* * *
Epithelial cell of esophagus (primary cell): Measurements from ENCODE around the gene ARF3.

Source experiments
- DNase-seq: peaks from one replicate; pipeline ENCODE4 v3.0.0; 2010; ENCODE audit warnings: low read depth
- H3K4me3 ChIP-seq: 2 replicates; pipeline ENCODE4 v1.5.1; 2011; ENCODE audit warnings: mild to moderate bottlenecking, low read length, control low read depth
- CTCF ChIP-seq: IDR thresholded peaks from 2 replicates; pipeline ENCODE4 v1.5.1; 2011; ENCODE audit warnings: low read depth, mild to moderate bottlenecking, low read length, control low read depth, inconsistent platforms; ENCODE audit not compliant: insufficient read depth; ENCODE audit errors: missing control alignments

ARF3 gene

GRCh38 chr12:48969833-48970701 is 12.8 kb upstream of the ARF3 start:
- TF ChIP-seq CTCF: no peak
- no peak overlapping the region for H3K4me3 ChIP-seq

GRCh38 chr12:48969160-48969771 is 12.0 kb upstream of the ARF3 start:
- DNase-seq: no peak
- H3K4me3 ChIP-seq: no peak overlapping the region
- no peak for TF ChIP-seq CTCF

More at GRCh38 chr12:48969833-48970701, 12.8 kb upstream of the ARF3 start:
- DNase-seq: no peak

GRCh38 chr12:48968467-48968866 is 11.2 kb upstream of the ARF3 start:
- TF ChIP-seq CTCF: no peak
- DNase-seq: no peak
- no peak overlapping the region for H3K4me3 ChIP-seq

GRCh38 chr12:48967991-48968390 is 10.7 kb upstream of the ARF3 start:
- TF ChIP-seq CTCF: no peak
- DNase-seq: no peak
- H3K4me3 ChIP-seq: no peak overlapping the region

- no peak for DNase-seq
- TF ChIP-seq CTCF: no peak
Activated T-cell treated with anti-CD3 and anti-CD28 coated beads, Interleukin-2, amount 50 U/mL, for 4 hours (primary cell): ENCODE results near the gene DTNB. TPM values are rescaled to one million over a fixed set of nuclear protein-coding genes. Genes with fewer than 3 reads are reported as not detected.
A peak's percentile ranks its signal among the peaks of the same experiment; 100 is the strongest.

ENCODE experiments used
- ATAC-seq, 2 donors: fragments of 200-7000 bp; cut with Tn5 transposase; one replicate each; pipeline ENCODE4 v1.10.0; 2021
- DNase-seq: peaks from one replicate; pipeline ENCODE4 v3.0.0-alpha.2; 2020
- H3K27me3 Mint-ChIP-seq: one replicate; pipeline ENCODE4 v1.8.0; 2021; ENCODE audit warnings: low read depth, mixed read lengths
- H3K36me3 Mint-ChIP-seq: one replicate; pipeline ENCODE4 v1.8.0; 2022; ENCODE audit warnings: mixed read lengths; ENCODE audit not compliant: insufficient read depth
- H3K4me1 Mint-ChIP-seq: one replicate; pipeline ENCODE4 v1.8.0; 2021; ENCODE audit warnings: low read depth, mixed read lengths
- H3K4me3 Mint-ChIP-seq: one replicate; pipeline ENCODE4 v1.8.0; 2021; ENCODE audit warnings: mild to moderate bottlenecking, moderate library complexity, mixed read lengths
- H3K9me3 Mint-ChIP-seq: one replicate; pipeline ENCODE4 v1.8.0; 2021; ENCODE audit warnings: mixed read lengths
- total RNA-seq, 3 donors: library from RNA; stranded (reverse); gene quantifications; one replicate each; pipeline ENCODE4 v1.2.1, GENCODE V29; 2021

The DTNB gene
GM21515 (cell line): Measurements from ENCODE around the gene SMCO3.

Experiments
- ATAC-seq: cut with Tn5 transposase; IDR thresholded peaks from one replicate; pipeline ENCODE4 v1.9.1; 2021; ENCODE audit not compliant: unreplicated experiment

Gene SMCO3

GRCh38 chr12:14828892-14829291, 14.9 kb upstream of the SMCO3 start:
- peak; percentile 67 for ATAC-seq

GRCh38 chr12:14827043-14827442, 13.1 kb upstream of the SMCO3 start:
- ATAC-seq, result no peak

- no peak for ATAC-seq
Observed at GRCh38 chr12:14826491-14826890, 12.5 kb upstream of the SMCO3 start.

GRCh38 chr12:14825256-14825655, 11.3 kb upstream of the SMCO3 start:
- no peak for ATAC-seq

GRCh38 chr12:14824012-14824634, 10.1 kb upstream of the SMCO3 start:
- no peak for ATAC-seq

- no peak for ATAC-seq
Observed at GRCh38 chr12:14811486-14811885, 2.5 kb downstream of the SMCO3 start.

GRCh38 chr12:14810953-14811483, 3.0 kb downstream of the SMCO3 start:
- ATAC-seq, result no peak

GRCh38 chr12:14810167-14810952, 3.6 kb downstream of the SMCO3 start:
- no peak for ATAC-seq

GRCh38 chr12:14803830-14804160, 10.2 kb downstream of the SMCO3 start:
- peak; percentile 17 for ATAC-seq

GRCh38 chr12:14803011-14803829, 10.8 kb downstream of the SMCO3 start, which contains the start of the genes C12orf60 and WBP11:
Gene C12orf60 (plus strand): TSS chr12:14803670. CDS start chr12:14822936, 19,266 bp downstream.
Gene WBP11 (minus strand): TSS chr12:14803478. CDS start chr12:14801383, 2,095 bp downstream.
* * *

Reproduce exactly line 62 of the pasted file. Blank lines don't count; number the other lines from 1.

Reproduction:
Gene WBP11 (minus strand): TSS chr12:14803478. CDS start chr12:14801383, 2,095 bp downstream.